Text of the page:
Attack follows Pakistan-Nato talks

"Unknown assailants" said to be responsible for death of Nato soldier in Pakistan.

    Isaf troops have come under fire from
    Taliban fighters in the past [AP]

    The Nato statement did not disclose the nationalities of the Isaf casualties.

    Different versions

    The Nato statement contradicted an Afghan defence ministry spokesman who had earlier accused a Pakistani officer of opening fire on US soldiers at the meeting, killing two and wounding two.


    A spokesman for Pakistan's military appeared to agree with the Nato version of events.


    "As the convoy [of US soldiers] was moving back, some miscreants fired. Three to four US soldiers and three to four Pakistani soldiers were injured," Major-General Waheed Arshad said.


    Pakistani officials regularly use the term miscreants in reference to anti-government fighters, especially the Taliban and those linked to al-Qaeda.


    In another account of the incident, a senior Pakistani security official said the Isaf soldiers were shot at by a man "disguising himself" as a Pakistani paramilitary soldier.


    Relationship strained


    The governor of Afghanistan's Paktia province gave yet another version of events.


    "When the results of the talks were announced and the delegation was getting back on helicopters, a Pakistan military militia officer opened fire at us," said Rahmatullah Rahmat, who said he was part of the Afghan delegation at the meeting.


    He said two soldiers from the 12,000-strong US-led coalition that operates separately from Isaf in Afghanistan were killed, a claim contradicted by both foreign forces.


    General Mohamad Zahir Azimi, Afghan defence ministry spokesman, said that "in the course of the meeting, one Pakistan officer opened fire and unfortunately two American officers were killed".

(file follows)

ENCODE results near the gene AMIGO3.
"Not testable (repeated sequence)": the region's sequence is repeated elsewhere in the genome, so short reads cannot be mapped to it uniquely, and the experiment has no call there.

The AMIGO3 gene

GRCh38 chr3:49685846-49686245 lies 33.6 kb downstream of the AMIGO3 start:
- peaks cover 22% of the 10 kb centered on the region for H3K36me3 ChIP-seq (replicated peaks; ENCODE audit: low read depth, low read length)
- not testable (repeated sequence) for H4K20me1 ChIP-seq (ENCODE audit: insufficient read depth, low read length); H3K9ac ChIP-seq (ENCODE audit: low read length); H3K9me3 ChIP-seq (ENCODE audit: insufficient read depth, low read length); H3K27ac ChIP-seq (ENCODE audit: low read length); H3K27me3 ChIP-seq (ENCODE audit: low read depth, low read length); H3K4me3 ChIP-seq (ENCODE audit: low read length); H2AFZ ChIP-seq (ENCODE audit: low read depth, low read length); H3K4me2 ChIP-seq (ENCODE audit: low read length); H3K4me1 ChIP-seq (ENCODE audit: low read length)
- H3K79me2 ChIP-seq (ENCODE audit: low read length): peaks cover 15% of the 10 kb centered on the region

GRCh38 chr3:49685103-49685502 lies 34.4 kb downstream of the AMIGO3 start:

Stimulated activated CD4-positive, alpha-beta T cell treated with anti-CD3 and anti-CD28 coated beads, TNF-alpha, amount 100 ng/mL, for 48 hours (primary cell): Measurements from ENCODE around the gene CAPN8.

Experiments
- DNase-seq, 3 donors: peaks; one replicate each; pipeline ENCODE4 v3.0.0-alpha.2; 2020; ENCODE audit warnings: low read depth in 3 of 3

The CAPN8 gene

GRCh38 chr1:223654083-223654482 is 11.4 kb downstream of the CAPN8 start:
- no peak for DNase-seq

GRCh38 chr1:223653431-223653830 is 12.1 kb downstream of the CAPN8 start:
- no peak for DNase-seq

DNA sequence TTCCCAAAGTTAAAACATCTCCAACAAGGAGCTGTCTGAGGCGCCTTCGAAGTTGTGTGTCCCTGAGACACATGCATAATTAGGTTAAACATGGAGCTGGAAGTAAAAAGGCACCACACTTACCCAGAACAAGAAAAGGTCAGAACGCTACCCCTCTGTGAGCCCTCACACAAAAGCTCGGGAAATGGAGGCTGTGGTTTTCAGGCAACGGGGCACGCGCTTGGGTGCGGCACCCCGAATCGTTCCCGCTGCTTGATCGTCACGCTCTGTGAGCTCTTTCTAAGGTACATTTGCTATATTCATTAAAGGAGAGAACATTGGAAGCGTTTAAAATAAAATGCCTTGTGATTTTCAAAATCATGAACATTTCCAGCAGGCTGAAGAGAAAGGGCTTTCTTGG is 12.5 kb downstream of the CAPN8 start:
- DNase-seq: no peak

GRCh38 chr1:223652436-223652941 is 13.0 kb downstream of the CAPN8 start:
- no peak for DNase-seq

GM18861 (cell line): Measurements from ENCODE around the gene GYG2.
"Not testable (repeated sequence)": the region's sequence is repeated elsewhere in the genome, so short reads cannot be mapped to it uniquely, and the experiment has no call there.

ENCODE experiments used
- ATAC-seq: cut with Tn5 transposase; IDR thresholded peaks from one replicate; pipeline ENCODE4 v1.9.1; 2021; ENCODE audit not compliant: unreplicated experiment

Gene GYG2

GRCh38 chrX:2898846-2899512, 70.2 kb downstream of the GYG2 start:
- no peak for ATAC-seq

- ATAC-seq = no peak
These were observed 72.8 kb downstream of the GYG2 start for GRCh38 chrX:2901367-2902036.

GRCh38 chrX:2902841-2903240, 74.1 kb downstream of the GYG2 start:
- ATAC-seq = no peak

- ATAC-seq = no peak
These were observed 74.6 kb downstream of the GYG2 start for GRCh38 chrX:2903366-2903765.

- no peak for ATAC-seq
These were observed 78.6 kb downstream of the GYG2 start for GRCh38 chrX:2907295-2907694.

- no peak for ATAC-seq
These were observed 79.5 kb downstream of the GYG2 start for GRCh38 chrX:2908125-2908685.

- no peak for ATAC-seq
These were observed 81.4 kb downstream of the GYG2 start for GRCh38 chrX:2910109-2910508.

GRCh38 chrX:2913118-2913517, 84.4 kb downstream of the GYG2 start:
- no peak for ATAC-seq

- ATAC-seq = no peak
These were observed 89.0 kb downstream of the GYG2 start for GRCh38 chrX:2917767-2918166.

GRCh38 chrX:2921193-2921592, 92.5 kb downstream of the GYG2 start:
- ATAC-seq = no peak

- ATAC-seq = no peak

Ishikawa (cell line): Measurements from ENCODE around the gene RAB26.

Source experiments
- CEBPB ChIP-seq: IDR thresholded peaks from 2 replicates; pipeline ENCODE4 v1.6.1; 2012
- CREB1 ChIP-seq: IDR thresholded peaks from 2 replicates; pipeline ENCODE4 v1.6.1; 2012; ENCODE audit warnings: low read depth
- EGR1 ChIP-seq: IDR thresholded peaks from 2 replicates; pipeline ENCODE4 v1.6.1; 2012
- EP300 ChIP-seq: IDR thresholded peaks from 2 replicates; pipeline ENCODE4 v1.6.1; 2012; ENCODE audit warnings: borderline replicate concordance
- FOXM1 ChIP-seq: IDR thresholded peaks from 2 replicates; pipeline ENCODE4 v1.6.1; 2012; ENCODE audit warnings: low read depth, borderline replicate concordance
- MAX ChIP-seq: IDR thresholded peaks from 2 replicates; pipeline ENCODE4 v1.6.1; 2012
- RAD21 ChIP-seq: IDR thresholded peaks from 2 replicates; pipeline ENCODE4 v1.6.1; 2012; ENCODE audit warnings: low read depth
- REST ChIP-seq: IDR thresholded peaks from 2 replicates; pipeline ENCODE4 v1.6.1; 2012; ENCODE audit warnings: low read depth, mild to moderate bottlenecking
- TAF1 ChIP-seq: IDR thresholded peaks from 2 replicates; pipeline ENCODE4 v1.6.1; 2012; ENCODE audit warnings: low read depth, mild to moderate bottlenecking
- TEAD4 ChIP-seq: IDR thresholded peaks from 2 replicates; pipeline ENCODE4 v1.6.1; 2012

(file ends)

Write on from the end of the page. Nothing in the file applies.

Arshad called the Afghan version of events "completely incorrect".


    The relationship between Pakistan and Afghanistan has come under increasing strain in recent months over allegations that Taliban and al-Qaeda-linked fighters based on Pakistani soil are launching attacks in Afghanistan with the backing of Islamabad.

    SOURCE: Agencies


     How Britain Destroyed the Palestinian Homeland

    How Britain Destroyed the Palestinian Homeland

    Ninety-nine years since Balfour's "promise", Palestinians insist that their rights in Palestine cannot be dismissed.

    Afghan asylum seekers resort to sex work in Athens

    Afghan asylum seekers resort to sex work in Athens

    In the rundown Pedion Areos Park, older men walk slowly by young asylum seekers before agreeing on a price for sex.

    Profile: Osama bin Laden

    Profile: Osama bin Laden

    The story of a most-wanted fugitive and billionaire.